Office – How did your collaboration first come about?
Asger Carlsen – Originally VICE called me up to talk about what I wanted to do for their photo issue, and I suggested collaborations could be fun. I especially wanted to do one with Roger. Ever since I saw his books, I was very fascinated by his work, and I always felt like if one day I could achieve something that had that quality, or that sort of universe… Anyway, VICE introduced us, and it was a good experience. We produced something like six or seven images for that issue, and we had a good response, so we had a couple offers from publishers and we agreed to continue the project and make it into a book, and feature the work in a few shows as well, around the world.
O – Were you already familiar with each other’s work? How did you know your styles would be a good match for one another?
Roger Ballen – Yes, a bit. I live in Johannesburg and Asger lives in New York, and I’m not familiar with everybody’s work out there since I live so far away. But I had seen his work, and it was very different than a lot of the photography I’d seen, it had an edge to it, it was surreal. It had strange, mysterious, enigmatic aspects to it that I identify with. I found it interesting and provocative.
AC – I think we have a mutual interest in certain things, we both deal with work that comes from a subconscious level. We’re not trying to make images that depict the real world, our subjects come from an inner place. We make images that come from our own minds, you know?
O – Your work as individuals is often described as disturbing and dark. What is it that inspires those thoughts and feelings in people?
AC – I understand that people can feel uncomfortable looking at my images. I think for me it comes from a feeling of not fitting in. I mean, I was a commercial photographer before this, and I always had this feeling that I didn’t belong. I don’t really think about my work as having a dark element while I’m making it, but sometimes afterwards I do think that maybe I went too far. But the investigative process, getting somewhere else than what I’d originally trained myself to do with photography, it’s always been more important. So it might make others feel uneasy, but the fact that you can create that feeling with something so simple as photography, I think it’s an amazing thing. I think we both have an interest in the complex and the strange, that sort of thing. Roger has said “I am an alien,” and I can relate to that feeling. It’s always been like that, before I did photography, I had to find my own way of expressing myself.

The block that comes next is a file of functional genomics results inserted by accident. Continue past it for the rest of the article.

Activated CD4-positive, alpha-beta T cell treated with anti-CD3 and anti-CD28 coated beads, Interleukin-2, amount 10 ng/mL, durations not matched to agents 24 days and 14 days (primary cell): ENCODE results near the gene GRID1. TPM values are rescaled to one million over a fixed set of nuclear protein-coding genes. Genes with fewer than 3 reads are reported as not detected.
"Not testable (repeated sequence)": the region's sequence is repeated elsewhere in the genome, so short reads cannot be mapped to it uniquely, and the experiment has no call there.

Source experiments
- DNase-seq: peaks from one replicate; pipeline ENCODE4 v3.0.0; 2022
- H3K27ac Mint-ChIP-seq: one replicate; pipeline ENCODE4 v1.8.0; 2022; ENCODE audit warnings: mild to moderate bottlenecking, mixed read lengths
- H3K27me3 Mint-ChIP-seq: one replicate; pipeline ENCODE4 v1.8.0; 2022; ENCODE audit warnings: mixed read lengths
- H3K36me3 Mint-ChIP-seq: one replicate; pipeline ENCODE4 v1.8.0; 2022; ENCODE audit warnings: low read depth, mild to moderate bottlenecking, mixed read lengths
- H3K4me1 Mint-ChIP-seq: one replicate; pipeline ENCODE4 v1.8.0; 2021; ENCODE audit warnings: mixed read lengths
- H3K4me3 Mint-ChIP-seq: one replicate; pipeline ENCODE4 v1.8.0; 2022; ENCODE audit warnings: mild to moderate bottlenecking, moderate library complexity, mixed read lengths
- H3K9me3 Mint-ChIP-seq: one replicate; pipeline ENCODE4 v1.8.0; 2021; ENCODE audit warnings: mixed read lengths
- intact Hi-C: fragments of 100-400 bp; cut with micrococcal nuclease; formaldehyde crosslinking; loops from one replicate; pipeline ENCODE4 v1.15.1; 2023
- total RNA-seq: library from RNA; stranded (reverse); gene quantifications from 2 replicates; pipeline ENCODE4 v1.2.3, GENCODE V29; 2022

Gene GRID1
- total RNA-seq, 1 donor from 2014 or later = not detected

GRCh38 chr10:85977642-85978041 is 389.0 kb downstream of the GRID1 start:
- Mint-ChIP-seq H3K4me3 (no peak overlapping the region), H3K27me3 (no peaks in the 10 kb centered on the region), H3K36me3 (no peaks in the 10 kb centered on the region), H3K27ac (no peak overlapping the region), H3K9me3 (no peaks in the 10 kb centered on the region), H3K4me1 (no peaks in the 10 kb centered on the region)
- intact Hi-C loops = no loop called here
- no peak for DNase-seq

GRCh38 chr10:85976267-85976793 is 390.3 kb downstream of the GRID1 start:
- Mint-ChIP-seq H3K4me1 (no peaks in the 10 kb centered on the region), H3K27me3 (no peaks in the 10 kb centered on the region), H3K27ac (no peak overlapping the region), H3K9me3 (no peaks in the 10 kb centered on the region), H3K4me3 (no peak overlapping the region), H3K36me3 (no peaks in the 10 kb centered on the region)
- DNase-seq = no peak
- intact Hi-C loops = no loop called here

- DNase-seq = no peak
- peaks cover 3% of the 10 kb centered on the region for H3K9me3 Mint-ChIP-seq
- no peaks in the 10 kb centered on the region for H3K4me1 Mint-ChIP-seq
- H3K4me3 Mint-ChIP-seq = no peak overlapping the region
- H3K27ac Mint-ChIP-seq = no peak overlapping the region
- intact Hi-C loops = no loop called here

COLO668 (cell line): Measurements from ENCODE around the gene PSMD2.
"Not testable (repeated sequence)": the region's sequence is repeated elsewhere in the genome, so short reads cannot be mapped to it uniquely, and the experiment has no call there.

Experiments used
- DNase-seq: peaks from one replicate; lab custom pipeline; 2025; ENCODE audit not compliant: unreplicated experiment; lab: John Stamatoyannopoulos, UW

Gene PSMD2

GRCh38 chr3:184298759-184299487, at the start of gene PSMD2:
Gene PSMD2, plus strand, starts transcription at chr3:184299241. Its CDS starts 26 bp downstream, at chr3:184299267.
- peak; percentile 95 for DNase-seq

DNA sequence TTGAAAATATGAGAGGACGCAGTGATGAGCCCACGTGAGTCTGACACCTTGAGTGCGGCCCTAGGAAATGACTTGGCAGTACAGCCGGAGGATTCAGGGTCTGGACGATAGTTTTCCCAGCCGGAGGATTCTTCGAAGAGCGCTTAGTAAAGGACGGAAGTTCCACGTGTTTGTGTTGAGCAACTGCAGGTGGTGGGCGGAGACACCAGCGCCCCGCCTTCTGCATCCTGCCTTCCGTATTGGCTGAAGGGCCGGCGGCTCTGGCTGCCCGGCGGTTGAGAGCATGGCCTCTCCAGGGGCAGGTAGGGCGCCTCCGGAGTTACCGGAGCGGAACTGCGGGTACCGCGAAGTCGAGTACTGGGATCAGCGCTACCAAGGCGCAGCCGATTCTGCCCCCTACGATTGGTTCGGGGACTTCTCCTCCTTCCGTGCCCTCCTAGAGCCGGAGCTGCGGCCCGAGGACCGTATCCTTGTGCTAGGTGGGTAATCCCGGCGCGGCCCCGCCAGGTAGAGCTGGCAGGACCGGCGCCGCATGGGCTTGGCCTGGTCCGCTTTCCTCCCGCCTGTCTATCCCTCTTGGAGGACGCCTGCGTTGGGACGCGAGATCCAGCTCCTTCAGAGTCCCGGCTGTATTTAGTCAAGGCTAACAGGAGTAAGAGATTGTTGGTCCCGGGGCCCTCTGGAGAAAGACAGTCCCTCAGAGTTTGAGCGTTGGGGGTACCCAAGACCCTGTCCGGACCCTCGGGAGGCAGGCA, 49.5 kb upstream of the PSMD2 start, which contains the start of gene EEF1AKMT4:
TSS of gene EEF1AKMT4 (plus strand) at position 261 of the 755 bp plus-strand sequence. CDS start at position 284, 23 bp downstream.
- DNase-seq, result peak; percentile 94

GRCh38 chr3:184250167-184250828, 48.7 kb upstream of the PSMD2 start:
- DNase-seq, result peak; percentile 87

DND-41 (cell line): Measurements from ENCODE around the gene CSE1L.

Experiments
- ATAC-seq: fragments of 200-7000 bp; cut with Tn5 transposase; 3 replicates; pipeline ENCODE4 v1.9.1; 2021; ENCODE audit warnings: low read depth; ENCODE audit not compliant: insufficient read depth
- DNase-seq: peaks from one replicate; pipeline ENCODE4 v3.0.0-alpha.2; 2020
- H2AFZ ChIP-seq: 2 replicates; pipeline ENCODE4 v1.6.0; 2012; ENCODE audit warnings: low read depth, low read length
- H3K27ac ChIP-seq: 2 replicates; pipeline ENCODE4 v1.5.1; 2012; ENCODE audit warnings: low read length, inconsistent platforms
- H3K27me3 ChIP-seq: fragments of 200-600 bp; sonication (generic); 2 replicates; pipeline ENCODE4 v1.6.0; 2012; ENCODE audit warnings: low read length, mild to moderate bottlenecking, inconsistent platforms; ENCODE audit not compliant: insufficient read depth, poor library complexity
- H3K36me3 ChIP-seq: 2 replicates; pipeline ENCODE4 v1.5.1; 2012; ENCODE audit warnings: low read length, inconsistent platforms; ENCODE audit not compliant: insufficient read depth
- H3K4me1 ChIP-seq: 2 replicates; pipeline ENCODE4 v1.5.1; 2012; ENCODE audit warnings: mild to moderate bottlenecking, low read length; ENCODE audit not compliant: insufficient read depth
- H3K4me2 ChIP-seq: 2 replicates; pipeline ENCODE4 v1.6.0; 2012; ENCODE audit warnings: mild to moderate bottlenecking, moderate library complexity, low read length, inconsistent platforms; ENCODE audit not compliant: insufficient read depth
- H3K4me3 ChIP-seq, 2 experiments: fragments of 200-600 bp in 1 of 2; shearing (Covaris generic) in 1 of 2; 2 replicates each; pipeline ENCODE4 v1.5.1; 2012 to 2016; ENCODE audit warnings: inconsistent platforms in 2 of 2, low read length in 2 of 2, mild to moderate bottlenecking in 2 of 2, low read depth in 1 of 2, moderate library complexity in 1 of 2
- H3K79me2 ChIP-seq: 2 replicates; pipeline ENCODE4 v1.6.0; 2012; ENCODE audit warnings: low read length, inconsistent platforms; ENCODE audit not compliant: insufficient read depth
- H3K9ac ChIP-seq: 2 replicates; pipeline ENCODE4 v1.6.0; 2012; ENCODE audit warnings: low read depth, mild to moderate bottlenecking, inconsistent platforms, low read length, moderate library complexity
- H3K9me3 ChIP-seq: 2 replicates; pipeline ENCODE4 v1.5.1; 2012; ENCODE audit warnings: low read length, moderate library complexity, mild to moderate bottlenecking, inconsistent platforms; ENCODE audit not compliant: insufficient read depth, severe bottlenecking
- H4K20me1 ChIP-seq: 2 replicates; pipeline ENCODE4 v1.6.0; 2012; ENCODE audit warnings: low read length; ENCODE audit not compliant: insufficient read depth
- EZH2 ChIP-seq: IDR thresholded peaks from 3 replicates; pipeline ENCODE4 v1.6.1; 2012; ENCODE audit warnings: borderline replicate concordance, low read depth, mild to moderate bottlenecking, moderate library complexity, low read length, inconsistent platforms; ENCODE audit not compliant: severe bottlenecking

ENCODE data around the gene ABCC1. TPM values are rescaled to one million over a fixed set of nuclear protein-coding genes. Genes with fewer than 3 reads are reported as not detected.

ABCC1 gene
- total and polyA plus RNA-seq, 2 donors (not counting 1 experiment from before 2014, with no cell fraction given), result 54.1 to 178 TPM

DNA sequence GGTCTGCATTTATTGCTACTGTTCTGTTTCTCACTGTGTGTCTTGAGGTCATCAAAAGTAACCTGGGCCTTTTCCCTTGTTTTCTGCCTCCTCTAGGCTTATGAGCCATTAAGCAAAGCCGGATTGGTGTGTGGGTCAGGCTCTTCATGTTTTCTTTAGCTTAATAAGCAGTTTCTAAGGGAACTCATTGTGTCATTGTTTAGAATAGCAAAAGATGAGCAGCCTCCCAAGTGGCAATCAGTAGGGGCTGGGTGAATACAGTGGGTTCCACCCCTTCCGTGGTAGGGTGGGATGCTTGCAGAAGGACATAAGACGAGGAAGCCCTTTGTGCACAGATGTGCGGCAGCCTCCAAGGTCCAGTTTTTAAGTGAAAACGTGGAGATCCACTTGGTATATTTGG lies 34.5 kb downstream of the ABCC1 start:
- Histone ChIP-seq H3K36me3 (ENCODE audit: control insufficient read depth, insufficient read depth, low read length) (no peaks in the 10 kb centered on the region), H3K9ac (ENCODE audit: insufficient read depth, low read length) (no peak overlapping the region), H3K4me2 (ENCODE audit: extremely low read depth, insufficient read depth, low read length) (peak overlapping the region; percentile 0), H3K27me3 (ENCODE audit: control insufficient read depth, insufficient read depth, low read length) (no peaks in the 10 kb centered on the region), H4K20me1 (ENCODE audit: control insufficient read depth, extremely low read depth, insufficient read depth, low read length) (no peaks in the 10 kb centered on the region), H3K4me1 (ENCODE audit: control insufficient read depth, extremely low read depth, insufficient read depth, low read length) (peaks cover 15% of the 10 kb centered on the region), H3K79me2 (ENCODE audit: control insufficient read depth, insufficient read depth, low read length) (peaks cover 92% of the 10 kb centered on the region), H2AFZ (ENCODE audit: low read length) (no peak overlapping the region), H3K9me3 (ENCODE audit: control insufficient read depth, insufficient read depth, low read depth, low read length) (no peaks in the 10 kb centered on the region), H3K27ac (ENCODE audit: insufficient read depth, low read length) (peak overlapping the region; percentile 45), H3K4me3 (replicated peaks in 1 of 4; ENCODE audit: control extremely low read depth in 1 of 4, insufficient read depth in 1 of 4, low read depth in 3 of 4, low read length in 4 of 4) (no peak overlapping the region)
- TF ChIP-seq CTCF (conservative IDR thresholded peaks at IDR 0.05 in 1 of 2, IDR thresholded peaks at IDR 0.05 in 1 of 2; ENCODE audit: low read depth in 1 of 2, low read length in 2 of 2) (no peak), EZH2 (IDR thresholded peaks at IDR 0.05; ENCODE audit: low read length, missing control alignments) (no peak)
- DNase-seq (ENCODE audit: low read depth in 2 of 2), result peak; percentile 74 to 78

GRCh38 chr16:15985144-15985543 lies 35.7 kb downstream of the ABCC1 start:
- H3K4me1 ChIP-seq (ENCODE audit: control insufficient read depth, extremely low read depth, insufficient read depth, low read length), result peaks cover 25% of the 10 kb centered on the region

RB – I’ve been at this fifty years, and it’s very clear to me that people are out of touch with their own interiors, their own personality, their own identity, so the pictures scare them, because they’re not able to integrate one part of themselves with another part of themselves. If they think the work is dark and disturbing, I don’t know what they feel about life itself. It isn’t a ride on Santa’s snowmobile. [Laughs]
O – [Laughs] So do you feel that you are visualizing things that people don’t typically have to confront?
RB – Well they confront it, they just repress it. They come across it but they don’t let it integrate with themselves, or they’re not curious about it. So they look at it and do their best to swallow it so they don’t see it again. I’ll state without any hesitation that what we refer to as repression is the biggest problem in the world today, it comes out as anger, aggression, hostility. All the negative things that come out of humanity are a result of people’s inability to be in touch with themselves. It’s probably a social thing, because the biggest fear that everyone faces is their own obliteration, and Western societies don’t deal with it well, they just supplant it with mass consumerism. The pleasure principle is not being in touch with oneself, it comes from consumerism, which is the evasion of the human condition, I guess. If you think what I’m saying is garbage just turn on the TV set in New York and go through the two hundred channels and see what’s there. See who makes money in society.